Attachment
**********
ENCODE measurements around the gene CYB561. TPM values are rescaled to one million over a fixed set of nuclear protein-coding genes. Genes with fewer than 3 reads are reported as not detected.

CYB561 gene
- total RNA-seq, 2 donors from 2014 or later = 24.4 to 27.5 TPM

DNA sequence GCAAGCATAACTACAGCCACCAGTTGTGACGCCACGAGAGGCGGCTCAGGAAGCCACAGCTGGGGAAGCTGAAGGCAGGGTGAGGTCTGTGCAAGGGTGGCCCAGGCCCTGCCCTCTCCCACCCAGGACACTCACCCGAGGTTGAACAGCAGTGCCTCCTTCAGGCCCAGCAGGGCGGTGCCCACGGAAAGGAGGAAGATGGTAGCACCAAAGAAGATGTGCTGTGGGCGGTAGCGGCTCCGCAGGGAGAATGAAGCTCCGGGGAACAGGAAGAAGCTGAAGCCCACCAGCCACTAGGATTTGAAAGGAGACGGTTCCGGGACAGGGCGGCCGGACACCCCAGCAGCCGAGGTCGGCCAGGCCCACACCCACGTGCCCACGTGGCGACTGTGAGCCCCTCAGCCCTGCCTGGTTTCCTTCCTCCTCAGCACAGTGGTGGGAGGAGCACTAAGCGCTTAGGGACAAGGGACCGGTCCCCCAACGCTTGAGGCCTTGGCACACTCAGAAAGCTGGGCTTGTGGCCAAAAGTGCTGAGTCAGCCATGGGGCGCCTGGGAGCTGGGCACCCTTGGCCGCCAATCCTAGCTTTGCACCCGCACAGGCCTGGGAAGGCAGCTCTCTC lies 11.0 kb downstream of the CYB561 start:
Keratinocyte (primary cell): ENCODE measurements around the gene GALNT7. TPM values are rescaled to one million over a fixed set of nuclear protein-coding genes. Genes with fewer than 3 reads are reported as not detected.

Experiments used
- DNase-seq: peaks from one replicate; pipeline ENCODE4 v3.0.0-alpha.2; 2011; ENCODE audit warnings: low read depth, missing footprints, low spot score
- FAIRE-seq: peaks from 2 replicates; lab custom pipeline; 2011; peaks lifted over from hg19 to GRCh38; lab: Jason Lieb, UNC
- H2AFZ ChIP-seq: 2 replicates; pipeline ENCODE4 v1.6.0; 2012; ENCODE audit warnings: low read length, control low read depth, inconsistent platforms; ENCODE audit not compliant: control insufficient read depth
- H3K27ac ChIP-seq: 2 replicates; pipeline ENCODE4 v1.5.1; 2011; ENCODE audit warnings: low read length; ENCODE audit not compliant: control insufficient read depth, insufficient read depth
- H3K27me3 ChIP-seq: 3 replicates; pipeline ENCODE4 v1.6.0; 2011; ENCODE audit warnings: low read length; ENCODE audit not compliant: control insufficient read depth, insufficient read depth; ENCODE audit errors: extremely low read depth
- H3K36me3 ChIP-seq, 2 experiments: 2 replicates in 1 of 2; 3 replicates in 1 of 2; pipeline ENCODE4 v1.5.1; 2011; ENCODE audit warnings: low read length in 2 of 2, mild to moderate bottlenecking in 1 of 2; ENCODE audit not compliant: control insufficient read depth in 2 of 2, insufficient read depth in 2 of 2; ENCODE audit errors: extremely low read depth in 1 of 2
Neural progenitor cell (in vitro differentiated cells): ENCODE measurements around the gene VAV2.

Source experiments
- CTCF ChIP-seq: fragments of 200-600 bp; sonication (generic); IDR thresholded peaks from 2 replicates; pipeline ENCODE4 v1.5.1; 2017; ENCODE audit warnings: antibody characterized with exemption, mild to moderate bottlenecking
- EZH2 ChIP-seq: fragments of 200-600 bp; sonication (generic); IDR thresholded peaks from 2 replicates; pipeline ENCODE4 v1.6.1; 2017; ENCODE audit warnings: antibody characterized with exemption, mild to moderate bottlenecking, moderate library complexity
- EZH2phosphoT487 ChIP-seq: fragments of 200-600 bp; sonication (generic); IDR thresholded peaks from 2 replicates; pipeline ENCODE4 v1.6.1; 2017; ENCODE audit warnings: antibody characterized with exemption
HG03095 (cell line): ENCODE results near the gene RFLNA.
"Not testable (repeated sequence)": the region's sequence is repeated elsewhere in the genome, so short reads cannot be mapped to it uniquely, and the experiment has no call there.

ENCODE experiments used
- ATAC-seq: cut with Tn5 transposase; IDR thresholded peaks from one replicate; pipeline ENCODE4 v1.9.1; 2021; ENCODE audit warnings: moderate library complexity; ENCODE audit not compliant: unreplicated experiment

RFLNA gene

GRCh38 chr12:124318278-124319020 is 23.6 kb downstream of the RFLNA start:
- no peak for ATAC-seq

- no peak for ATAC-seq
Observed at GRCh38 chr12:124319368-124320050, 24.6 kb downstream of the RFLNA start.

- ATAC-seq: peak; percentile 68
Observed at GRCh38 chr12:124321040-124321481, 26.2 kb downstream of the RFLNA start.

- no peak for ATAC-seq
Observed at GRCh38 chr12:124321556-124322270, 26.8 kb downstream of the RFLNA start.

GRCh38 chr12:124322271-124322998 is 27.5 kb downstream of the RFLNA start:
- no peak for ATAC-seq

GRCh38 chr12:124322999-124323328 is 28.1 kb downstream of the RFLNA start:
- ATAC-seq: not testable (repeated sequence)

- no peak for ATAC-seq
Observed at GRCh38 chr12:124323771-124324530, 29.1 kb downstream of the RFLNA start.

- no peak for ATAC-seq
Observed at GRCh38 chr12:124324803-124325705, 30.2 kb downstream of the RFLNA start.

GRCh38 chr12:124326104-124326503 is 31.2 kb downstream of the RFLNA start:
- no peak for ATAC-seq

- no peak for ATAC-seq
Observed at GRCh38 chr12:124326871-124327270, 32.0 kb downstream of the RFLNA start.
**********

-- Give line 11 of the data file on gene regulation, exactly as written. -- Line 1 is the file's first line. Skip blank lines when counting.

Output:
- H3K27me3 ChIP-seq: 3 replicates; pipeline ENCODE4 v1.6.0; 2011; ENCODE audit warnings: low read length; ENCODE audit not compliant: control insufficient read depth, insufficient read depth; ENCODE audit errors: extremely low read depth